The principal charge of a court in statutory construction is to ascertain congressional intent. "If a court, employing traditional tools of statutory construction, ascertains that Congress had an intention on the precise question at issue, that intention is the law and must be given effect." Id. In performing this responsibility, "courts may substitute their interpretation of a statute for that of an agency whenever they face 'a pure question of statutory construction for the courts to decide,' rather than a 'question of interpretation [in which] the agency is required to apply [a legal standard] to a particular set of facts.' " I & NS v. Cardoza-Fonseca, --- U.S. ----, ----, 107 S.Ct. 1207, 1225, 94 L.Ed.2d 434 (1987) (Scalia, J., concurring in the result) (quoting majority op. at 1220-21). The courts need not defer to agency opinions on "pure questions" of interpretation. In those circumstances, however, in which an agency is required to apply a legal standard to a particular set of facts, "the courts must respect the interpretation of the agency to which Congress has delegated the responsibility for administering the statutory program." Id. at 1221-22. In these situations, because the court is not faced with a "pure question of statutory construction," some deference is due the agency, and the two-prong test of Chevron applies:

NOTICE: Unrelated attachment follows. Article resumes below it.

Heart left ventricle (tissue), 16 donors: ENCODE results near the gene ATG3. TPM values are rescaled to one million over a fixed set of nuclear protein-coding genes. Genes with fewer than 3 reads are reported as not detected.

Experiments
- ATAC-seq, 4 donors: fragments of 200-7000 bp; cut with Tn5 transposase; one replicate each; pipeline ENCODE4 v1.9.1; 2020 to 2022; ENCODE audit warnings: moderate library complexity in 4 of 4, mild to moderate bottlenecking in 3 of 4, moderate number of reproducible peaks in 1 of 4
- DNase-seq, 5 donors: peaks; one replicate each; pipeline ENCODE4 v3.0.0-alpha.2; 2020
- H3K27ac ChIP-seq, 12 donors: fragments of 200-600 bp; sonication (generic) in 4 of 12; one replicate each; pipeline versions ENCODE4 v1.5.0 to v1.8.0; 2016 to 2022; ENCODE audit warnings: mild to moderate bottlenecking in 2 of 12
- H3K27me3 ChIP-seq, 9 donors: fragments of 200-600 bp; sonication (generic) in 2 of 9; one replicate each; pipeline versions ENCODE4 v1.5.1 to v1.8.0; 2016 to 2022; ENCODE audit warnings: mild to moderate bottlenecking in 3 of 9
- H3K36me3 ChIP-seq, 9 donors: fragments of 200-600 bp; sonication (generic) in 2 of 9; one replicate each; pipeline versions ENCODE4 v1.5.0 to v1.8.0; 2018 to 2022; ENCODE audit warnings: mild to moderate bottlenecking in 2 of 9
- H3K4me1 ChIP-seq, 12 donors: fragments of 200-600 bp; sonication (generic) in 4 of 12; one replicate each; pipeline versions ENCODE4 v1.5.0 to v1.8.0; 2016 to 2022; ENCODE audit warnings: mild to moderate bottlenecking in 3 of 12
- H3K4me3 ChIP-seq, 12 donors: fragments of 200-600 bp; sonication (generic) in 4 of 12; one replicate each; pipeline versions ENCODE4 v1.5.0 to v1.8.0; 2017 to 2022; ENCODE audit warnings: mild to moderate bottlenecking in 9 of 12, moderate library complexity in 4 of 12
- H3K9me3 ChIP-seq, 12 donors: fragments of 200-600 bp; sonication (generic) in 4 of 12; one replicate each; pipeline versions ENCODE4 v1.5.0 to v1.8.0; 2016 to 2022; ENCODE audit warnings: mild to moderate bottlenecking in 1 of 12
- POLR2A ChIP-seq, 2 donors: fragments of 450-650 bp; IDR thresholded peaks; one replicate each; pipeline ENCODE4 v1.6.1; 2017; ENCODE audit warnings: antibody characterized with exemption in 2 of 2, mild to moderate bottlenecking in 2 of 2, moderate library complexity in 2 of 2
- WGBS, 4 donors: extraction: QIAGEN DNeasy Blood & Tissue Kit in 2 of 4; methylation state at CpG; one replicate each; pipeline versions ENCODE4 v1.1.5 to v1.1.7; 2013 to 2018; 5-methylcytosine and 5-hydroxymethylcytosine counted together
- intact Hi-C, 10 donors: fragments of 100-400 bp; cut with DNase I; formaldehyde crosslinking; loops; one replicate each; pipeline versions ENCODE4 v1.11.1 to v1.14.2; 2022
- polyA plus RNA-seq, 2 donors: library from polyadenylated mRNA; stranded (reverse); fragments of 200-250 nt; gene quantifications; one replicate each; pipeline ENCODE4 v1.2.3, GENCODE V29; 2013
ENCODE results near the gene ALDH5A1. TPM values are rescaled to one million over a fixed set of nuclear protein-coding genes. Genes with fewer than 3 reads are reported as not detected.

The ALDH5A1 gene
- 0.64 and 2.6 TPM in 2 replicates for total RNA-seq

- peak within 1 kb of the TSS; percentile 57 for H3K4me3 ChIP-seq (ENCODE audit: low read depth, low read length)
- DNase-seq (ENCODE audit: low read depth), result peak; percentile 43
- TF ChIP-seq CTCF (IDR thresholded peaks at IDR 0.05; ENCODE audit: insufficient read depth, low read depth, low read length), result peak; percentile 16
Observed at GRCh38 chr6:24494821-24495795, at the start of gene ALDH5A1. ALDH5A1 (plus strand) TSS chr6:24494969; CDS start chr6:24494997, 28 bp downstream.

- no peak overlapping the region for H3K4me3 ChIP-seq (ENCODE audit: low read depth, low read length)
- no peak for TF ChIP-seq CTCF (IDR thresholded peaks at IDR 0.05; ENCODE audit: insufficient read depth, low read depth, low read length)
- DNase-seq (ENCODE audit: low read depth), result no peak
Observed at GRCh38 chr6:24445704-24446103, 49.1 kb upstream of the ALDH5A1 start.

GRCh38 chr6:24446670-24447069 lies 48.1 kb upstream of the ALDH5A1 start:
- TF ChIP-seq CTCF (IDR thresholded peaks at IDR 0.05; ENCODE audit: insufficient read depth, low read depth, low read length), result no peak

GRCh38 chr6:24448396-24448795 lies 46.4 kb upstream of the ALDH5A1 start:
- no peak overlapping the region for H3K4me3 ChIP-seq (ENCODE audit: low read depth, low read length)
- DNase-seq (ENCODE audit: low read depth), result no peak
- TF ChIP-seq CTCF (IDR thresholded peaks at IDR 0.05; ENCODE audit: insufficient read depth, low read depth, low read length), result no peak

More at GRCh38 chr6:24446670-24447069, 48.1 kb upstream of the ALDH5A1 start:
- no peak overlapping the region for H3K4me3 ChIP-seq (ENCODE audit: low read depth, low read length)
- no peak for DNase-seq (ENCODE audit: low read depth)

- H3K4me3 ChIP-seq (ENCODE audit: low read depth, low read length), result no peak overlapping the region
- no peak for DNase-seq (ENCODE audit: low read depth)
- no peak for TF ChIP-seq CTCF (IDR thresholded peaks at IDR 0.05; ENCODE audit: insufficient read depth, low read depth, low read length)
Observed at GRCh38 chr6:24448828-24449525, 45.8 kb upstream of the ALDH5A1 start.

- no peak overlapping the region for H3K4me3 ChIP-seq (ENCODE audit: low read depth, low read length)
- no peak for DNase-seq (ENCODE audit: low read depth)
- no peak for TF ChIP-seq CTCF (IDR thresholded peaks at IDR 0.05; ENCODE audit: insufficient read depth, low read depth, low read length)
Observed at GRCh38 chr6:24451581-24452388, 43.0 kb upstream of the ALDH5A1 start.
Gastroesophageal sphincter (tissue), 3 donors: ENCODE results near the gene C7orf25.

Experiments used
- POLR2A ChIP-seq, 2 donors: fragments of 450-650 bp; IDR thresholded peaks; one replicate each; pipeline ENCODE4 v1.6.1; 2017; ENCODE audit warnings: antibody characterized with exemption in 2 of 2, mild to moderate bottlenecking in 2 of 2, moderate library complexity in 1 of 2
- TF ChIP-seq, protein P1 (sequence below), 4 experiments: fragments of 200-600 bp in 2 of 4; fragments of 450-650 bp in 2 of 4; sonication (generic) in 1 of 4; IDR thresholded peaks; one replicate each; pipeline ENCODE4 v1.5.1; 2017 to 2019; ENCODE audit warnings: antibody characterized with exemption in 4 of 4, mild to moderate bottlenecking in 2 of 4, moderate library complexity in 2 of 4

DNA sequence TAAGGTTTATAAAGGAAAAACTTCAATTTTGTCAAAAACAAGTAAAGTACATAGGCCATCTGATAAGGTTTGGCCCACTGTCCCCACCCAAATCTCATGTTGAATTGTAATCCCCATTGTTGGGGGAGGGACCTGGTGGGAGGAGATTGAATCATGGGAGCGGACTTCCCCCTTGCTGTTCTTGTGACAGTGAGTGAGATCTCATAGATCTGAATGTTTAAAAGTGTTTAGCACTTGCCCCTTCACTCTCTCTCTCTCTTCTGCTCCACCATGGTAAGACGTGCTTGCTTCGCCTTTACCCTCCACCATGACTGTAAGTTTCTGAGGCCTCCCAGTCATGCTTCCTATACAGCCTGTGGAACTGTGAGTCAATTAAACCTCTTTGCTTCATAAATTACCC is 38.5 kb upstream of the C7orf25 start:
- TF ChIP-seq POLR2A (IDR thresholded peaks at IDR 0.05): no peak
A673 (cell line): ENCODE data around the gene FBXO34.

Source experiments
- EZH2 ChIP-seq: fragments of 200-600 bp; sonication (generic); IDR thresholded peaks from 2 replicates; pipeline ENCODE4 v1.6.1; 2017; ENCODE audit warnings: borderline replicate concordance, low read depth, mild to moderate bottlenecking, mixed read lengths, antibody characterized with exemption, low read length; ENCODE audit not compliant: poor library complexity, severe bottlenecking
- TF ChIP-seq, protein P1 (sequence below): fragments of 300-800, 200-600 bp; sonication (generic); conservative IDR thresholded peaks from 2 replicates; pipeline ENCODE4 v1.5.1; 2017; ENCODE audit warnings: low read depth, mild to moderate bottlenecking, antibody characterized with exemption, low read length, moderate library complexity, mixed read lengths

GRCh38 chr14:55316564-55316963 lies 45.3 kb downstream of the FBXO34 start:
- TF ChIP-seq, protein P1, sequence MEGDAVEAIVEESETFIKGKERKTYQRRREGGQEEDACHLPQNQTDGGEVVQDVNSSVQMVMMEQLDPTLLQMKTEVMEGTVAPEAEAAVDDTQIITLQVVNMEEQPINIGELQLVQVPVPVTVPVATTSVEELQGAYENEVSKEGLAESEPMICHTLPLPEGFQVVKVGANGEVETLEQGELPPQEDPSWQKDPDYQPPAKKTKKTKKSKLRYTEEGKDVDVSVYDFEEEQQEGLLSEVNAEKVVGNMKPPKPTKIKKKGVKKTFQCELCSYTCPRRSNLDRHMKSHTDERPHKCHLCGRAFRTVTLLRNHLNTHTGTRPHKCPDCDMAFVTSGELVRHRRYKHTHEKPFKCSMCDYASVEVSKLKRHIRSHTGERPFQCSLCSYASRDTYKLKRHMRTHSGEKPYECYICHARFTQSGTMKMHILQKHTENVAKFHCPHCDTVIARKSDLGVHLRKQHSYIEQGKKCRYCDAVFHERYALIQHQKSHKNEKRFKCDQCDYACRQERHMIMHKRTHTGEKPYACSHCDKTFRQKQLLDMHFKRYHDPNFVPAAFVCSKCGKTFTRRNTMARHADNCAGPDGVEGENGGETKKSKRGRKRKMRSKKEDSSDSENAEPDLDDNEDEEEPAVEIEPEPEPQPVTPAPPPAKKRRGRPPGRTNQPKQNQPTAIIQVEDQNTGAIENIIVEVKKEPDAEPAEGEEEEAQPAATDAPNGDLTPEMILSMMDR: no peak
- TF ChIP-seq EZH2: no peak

First, always, is the question whether Congress has directly spoken to the precise question at issue. If the intent of Congress is clear, that is the end of the matter; for the court, as well as the agency, must give effect to the unambiguously expressed intent of Congress. If, however, the court determines Congress has not directly addressed the precise question at issue, the court does not simply impose its own construction on the statute, as would be necessary in the absence of an administrative interpretation. Rather, if the statute is silent or ambiguous with respect to the specific issue, the question for the court is whether the agency's answer is based on a permissible construction of the statute.